I see a rainbow or two

Funny thing how you need rain or misty weather to see a beautiful rainbow. Another life lesson.

Sunset – no filter

I could not even imagine this. Lucky for me it is the real Deal!

Weather is getting a bit nippy, I am wondering if my swim cap would be warmer than my wool beanie. I may get to wear both. I am keeping my wool items clean and close at hand,

As time ticks away, I am in overdrive with weaving and reading. When we first arrived, I selected about ten books from the island library to read; largely by Australian authors or about remote lives and adventures. Now that I see our departure date closer than may arrival, I am reading feverishly. Some good, some bad. I am so used to using a kindle, not the actual book, I found my self tapping the page or trying to highlight a word for the dictionary. I even stirred and looked several words up in the dictionary.

Same with weaving. I brought several spools of silk thread with the notion I would weave shoelaces! Can you imagine? Well now I am. I am making one set on a tiny rigid heddle loom and the other with tablets. I spent the first month reintroducing myself to Andean Pebble weave and wove a few bands in varying thicknesses with that technique. I have knit two pairs of socks, one for me and one for Tim, a pair of mittens, a wimple, a child’s hat, fingerless mitts and now a pair of child’s mittens. Trying to go home with mainly finished items instead of skeins of wool. I haven’t picked a project yet for a ball of beautiful hand dyed, hand spun merino I received from a dear friend. It will be something to remind me of this beautiful place.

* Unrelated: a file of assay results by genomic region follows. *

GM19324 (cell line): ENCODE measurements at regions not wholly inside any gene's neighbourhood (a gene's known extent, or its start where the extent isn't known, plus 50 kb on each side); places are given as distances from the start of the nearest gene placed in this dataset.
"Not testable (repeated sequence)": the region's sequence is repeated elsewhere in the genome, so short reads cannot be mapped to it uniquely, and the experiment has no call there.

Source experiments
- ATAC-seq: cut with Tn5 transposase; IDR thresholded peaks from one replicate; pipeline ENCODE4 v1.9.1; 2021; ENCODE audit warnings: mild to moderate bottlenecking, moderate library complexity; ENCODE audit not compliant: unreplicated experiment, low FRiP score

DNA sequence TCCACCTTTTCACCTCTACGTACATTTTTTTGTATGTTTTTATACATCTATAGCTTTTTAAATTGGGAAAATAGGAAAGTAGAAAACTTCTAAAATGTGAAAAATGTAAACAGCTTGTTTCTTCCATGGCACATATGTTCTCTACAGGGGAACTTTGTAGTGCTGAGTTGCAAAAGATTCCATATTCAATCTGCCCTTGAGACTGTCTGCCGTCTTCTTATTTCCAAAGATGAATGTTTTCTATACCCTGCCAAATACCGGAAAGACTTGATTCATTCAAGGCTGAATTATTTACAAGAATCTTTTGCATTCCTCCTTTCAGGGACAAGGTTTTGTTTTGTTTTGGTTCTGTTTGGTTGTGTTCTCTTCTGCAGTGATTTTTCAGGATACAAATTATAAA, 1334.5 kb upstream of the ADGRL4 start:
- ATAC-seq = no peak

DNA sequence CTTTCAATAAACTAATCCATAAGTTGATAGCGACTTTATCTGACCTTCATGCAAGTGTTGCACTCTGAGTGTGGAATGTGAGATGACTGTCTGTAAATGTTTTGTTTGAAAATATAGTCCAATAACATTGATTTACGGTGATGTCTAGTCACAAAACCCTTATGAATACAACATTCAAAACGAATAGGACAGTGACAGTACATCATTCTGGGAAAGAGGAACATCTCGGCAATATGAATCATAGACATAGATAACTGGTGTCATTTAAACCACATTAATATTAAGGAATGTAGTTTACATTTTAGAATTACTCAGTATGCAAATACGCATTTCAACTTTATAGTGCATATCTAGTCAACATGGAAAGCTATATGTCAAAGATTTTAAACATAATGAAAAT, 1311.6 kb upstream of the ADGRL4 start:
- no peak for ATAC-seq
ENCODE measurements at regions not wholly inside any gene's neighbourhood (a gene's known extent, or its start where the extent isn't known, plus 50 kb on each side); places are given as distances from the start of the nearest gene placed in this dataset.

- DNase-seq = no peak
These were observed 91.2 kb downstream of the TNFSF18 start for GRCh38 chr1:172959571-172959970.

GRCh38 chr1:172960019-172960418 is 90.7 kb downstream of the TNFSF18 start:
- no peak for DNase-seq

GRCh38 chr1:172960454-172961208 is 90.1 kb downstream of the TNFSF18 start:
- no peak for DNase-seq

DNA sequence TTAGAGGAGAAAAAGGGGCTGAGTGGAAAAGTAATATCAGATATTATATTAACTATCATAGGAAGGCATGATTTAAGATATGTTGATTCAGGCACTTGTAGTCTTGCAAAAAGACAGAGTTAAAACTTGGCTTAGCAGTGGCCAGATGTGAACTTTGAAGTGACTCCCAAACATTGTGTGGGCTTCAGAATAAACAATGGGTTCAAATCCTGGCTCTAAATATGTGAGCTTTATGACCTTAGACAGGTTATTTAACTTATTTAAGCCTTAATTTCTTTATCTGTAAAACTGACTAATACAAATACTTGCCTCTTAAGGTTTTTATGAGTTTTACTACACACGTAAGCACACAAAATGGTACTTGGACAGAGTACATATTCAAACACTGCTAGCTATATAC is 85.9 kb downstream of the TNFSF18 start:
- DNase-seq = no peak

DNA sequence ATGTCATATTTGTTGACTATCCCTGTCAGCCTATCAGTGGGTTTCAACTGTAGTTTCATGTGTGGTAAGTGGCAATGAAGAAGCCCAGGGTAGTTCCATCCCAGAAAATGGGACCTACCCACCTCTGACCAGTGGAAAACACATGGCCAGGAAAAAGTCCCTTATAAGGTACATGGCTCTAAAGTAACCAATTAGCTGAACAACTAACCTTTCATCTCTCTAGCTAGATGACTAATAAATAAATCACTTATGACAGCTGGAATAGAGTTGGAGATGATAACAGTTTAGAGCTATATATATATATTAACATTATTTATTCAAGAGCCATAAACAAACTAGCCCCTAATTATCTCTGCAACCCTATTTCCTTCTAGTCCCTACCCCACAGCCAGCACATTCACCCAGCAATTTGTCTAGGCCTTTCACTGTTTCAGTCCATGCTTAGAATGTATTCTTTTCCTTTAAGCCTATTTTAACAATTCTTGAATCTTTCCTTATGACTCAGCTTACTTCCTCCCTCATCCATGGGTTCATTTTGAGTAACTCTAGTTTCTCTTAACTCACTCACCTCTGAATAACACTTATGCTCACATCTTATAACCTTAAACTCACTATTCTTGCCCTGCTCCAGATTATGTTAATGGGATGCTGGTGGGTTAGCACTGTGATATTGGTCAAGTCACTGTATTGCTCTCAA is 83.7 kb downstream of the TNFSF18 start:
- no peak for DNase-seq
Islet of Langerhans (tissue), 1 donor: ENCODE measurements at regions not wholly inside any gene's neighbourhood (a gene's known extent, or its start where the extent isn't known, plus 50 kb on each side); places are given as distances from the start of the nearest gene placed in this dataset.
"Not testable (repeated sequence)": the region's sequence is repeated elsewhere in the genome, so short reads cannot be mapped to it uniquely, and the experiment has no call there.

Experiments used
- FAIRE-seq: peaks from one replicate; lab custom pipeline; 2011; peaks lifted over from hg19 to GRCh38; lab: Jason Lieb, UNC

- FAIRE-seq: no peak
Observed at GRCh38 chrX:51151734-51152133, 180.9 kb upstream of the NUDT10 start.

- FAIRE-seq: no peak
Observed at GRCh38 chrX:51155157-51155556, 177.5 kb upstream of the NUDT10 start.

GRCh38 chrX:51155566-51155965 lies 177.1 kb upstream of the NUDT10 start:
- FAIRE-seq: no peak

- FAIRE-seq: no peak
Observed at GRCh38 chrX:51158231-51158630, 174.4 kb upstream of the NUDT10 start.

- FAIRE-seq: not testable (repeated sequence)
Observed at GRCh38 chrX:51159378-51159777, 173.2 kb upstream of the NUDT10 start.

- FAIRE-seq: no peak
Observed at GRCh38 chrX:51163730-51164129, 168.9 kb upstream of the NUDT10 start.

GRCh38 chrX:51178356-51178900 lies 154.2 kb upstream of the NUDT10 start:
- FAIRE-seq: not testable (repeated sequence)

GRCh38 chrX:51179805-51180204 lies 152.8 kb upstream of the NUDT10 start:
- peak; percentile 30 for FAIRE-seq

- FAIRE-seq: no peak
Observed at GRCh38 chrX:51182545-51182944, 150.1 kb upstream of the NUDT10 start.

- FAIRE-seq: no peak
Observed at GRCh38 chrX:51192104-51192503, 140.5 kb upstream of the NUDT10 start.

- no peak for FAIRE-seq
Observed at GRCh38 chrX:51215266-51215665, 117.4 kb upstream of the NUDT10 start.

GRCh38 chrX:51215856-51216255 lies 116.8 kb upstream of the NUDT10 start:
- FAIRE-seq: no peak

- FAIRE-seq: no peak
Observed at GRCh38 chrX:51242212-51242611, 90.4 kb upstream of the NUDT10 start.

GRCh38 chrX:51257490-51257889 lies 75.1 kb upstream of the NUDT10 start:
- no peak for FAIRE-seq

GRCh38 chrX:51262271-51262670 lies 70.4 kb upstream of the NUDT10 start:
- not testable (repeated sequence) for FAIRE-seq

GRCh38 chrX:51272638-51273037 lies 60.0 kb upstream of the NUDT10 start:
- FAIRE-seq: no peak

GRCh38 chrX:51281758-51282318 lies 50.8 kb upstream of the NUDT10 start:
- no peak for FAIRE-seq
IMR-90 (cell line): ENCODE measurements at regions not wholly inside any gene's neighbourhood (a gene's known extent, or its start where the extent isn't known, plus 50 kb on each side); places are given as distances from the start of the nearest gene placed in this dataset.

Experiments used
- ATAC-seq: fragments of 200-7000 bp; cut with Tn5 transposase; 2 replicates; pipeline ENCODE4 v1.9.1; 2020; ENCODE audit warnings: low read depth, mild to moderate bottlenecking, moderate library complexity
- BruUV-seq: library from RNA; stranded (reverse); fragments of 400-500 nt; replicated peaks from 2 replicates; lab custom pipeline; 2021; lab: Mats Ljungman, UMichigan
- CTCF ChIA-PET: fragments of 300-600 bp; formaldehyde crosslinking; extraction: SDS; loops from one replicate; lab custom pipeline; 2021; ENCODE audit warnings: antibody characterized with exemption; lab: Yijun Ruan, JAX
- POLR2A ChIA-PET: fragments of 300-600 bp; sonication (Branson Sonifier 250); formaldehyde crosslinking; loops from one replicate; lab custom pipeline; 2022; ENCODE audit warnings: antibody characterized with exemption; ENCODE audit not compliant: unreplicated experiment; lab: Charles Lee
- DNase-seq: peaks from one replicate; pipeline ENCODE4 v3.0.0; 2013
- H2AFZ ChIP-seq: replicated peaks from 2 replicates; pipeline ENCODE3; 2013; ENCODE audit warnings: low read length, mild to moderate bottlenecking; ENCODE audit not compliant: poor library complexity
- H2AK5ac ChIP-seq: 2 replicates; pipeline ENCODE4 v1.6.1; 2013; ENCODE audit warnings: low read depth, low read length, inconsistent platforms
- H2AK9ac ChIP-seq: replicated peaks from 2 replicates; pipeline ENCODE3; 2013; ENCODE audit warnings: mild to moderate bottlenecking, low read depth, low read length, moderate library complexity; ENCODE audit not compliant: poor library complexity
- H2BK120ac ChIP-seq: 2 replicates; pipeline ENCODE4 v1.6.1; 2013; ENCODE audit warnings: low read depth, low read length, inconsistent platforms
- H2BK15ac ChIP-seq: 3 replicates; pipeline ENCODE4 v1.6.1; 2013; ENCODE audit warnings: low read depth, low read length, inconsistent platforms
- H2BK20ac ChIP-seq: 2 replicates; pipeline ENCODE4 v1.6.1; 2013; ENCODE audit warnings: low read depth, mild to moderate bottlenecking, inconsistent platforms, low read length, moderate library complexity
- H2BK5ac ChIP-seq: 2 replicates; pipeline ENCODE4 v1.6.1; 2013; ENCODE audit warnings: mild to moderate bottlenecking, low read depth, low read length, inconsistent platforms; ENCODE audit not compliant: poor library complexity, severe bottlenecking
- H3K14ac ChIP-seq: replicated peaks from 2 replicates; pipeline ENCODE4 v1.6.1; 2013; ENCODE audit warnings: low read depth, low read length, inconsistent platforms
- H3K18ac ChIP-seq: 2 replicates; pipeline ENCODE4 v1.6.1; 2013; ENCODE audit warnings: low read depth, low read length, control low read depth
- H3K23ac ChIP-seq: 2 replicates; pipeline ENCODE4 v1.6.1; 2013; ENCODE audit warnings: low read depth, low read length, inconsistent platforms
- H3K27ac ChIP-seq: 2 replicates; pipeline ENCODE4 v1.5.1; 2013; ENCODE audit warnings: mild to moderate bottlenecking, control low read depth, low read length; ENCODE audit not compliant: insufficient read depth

I often remember where I was when I made something and so it becomes my souvenir. Even a lot of food I make now, I can remember the first island I experimented with it. This trip’s new addition will be croissants and sticky buns made from artisan bread dough. Memories and calories!

Pink contrails?

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Could it be the contrails are pink in Tasmania. I think not since no planes fly overhead. Our time here is quickly winding down. Roofing is almost complete and there should be another adventure with the barge, boats and ATV’s next week. In the meantime, we continue to relish our final days.

 

Planes, barges, fishing boats, bobcat, ATV’s

Our quiet paradise has been shattered. In the course of five days, the island population swelled to 14 people on island and at least 5 in yachts.

The pace of work is blazing. Tuesday and a Thursday brought several plane loads of workers and equipment. By Thursday evening, one roof had been replaced, and as you already know, the toilet problem was fixed.

Friday, the barge arrived with all the materials and equipment. It parked on the beach and offloaded. Yesterday the roof on the caretaker cottage was removed and replaced and a pitch was added to replace the flat roof that often leaked.

Today a fishing vessel arrived with a year’s worth of propane tanks to swap out and three seemingly tireless workers came down to give us a hand. They did this during a break from removing an asbestos roof.

In our spare time, we shoveled the road clear of sand again because the sandy hill slide sloughs off with any significant rainfall.

 

It’s mildly chaotic but also heaps of fun. How much time alone do you really need?